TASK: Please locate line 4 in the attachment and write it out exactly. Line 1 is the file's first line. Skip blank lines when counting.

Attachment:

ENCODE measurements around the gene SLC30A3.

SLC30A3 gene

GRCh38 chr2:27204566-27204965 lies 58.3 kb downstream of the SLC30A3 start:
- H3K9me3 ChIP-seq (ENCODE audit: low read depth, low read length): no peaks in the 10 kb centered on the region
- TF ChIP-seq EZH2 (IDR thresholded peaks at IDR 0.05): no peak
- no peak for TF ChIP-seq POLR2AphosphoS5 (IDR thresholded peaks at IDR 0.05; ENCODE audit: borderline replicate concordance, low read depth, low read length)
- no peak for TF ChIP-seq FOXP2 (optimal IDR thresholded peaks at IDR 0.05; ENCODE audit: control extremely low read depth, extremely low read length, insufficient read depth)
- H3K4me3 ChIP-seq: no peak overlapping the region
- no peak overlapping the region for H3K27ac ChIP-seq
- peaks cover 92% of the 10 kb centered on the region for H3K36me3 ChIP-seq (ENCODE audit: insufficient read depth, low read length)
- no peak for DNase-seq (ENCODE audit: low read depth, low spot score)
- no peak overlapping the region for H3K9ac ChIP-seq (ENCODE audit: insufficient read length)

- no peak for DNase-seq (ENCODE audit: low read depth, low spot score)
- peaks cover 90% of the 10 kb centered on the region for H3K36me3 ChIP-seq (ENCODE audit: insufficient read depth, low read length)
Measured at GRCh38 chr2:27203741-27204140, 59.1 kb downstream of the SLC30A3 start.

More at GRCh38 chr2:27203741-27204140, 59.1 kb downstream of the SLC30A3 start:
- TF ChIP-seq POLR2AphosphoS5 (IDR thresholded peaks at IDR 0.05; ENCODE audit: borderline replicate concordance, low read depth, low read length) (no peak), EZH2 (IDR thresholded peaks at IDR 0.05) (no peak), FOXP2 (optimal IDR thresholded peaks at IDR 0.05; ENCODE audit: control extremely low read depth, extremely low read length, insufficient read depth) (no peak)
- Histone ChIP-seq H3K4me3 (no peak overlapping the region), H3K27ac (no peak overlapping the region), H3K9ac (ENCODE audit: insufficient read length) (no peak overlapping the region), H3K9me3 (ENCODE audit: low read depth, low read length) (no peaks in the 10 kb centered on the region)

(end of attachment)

- H3K9me3 ChIP-seq (ENCODE audit: low read depth, low read length): no peaks in the 10 kb centered on the region